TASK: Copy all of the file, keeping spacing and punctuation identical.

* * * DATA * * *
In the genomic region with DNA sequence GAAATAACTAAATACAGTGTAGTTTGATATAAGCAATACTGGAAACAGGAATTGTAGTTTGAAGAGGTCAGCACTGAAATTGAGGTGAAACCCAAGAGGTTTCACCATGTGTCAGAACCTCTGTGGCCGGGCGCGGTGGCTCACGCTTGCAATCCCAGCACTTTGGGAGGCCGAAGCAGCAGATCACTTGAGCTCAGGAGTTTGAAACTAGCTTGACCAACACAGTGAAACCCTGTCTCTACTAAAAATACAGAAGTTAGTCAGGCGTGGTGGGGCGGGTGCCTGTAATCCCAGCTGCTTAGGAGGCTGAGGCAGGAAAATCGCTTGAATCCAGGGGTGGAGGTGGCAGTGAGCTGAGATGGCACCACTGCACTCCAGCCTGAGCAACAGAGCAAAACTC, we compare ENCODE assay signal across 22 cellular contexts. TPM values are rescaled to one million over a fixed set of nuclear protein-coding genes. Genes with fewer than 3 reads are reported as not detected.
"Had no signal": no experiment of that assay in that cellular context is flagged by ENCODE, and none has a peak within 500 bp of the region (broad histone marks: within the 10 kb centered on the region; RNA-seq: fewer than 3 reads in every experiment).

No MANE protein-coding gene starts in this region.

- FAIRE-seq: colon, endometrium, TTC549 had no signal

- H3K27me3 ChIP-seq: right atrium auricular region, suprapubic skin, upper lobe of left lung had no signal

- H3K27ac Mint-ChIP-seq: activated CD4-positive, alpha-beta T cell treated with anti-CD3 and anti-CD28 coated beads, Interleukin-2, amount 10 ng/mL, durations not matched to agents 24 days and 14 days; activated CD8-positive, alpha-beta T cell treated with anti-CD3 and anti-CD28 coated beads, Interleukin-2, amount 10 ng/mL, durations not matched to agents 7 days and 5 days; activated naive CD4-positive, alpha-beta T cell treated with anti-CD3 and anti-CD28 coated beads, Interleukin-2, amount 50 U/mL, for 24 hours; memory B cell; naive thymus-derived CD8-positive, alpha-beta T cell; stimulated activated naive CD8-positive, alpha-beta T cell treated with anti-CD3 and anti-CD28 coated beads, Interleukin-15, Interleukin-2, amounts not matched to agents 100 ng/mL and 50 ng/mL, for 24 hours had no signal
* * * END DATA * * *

In the genomic region with DNA sequence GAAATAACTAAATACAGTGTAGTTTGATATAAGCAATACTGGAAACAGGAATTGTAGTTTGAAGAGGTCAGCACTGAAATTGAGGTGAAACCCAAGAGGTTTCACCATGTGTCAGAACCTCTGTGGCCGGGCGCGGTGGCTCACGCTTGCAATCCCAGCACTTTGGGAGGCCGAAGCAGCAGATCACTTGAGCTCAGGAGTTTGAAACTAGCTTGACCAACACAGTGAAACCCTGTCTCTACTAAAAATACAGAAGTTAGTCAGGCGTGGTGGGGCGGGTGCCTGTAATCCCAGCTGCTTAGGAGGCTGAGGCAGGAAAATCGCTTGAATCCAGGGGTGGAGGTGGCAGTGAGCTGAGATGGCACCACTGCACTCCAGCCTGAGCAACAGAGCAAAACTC, we compare ENCODE assay signal across 22 cellular contexts. TPM values are rescaled to one million over a fixed set of nuclear protein-coding genes. Genes with fewer than 3 reads are reported as not detected.
"Had no signal": no experiment of that assay in that cellular context is flagged by ENCODE, and none has a peak within 500 bp of the region (broad histone marks: within the 10 kb centered on the region; RNA-seq: fewer than 3 reads in every experiment).

No MANE protein-coding gene starts in this region.

- FAIRE-seq: colon, endometrium, TTC549 had no signal

- H3K27me3 ChIP-seq: right atrium auricular region, suprapubic skin, upper lobe of left lung had no signal

- H3K27ac Mint-ChIP-seq: activated CD4-positive, alpha-beta T cell treated with anti-CD3 and anti-CD28 coated beads, Interleukin-2, amount 10 ng/mL, durations not matched to agents 24 days and 14 days; activated CD8-positive, alpha-beta T cell treated with anti-CD3 and anti-CD28 coated beads, Interleukin-2, amount 10 ng/mL, durations not matched to agents 7 days and 5 days; activated naive CD4-positive, alpha-beta T cell treated with anti-CD3 and anti-CD28 coated beads, Interleukin-2, amount 50 U/mL, for 24 hours; memory B cell; naive thymus-derived CD8-positive, alpha-beta T cell; stimulated activated naive CD8-positive, alpha-beta T cell treated with anti-CD3 and anti-CD28 coated beads, Interleukin-15, Interleukin-2, amounts not matched to agents 100 ng/mL and 50 ng/mL, for 24 hours had no signal